Medical devices and procedures may have certain benefits and risks. Benefits and risks associated with Essure are described below.
- Essure is intended to provide women with permanent birth control. Essure is inserted through the vagina and cervix into the fallopian tubes. The procedure does not require a surgical incision.
- Essure inserts do not contain or release hormones.
- Essure insertion is typically performed in a doctor’s office.
Essure is the only currently marketed, FDA-approved non-incisional sterilization device for women who want permanent birth control in the United States. To read a comparison of Essure and other forms of birth control, you may refer to the product labeling.
Short-term risks to patients reported in clinical trials include:
- During the Essure placement procedure and immediately following, some patients may experience mild to moderate pain.
- Immediately following the procedure, some patients may also experience cramping, vaginal bleeding, dizziness, pelvic or back discomfort.
Long-term risks to patients reported in clinical trials include:
- Unintended pregnancy
- Pelvic pain
- Perforation of the uterus or fallopian tubes
- Migration of Essure inserts through the fallopian tubes or uterus into the lower abdomen and pelvis
Other reactions following Essure placement not reported in clinical trials but included in medical device reports submitted to the FDA include:
- Allergy or hypersensitivity reactions
- Joint or muscle pain
- Muscle weakness
- Excessive fatigue
- Hair loss
- Weight changes
- Mood changes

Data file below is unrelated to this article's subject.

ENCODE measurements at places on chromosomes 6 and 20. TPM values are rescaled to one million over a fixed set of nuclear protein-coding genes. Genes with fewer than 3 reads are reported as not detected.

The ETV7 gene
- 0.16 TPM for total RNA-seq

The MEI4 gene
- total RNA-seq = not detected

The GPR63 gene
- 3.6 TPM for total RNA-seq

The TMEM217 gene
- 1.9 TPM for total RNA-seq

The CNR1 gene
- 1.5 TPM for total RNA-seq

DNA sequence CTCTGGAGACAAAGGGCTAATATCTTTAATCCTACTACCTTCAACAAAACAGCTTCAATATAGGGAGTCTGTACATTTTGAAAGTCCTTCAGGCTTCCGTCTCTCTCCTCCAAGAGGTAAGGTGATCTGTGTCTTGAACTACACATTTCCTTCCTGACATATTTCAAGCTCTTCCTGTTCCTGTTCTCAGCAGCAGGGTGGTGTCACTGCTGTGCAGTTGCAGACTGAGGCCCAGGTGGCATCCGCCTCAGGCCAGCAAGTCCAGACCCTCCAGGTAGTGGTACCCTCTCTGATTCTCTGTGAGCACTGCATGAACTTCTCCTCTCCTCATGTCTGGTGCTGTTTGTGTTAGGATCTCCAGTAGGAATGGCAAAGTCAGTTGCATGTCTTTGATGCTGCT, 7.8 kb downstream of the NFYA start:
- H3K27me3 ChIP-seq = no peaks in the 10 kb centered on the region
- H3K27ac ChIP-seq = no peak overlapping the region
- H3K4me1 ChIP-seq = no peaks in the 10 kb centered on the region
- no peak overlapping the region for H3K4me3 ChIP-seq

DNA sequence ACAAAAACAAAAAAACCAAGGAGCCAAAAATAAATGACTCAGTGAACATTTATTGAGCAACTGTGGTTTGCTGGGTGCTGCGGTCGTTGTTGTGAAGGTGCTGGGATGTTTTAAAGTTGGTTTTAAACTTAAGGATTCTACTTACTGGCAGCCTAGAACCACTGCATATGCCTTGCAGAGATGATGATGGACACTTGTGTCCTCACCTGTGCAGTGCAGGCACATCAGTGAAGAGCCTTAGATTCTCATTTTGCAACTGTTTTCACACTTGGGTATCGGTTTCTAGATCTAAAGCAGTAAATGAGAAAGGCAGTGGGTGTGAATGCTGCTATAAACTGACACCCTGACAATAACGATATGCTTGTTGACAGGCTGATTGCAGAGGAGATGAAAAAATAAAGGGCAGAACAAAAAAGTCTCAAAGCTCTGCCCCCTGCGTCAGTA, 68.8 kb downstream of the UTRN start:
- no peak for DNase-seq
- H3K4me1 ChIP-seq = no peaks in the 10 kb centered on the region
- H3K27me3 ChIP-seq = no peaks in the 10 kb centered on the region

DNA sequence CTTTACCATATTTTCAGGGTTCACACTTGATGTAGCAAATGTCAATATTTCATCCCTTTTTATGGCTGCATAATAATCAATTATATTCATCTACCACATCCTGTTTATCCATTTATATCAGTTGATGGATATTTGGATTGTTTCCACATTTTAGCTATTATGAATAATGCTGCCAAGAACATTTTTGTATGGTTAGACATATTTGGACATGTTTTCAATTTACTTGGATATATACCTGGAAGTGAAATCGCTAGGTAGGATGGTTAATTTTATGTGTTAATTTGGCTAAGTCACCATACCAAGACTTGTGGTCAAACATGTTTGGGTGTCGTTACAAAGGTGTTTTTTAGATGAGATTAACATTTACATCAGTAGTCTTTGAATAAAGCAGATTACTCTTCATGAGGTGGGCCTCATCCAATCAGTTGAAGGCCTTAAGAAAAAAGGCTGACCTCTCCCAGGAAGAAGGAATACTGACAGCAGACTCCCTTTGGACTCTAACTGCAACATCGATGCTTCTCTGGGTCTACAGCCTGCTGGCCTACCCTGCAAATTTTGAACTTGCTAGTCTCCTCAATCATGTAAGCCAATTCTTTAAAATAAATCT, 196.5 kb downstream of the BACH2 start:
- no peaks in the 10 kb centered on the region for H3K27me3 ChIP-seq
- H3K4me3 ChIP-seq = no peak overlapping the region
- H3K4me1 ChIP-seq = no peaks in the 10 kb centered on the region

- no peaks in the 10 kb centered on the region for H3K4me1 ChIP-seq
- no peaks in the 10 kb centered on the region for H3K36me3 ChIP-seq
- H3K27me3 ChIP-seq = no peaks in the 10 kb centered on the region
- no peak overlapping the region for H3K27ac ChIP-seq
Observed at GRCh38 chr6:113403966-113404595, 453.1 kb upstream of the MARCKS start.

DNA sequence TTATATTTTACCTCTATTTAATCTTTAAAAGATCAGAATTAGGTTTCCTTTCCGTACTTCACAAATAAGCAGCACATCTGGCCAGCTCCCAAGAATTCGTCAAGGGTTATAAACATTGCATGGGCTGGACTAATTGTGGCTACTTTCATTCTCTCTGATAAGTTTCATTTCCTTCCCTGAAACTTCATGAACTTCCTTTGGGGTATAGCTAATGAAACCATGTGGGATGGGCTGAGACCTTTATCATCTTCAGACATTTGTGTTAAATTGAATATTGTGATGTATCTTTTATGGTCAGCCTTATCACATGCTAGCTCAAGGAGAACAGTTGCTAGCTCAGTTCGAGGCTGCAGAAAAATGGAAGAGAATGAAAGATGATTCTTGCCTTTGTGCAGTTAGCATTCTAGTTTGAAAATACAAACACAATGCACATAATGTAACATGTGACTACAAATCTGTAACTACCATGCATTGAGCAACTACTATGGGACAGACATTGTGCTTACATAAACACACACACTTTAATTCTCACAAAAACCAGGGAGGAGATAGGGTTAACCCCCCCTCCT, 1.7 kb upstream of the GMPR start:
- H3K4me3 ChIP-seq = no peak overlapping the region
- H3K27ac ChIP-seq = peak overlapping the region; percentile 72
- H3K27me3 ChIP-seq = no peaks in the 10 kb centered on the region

- Persistent fever
While scientific evidence shows that Essure is an effective means of sterilization when health care providers and patients follow the appropriate instructions for use, no form of birth control is 100 percent effective. Based on currently available data, the chance of unintended pregnancy for women who have Essure successfully placed is less than 1 percent.
The risks to women and their fetus if pregnancy occurs after Essure placement are unknown. However, the FDA has received reports of pregnancy losses in women who became pregnant following Essure placement. Women who have had the Essure placement procedure are more likely to have a pregnancy outside the uterus (ectopic pregnancy) than women who have not had the Essure placement procedure. At present, clinical studies and individual cases of Essure sterilization failure reported in the scientific literature have not demonstrated an increased risk of neonatal or pregnancy complications when pregnancy is in the uterus following Essure placement. The FDA will continue to monitor the safety of Essure to make certain that its benefits of providing women with this sterilization procedure continue to outweigh its risks.
For additional information on the benefits and risks of Essure, refer to the current product labeling. The FDA intends to require that a boxed warning and patient decision checklist be included in Essure labeling to describe the risks associated with the device to facilitate informed decision-making. FDA believes that a boxed warning and patient checklist will help to better communicate the risks associated with permanent hysteroscopically-placed tubal implants to patient and physicians.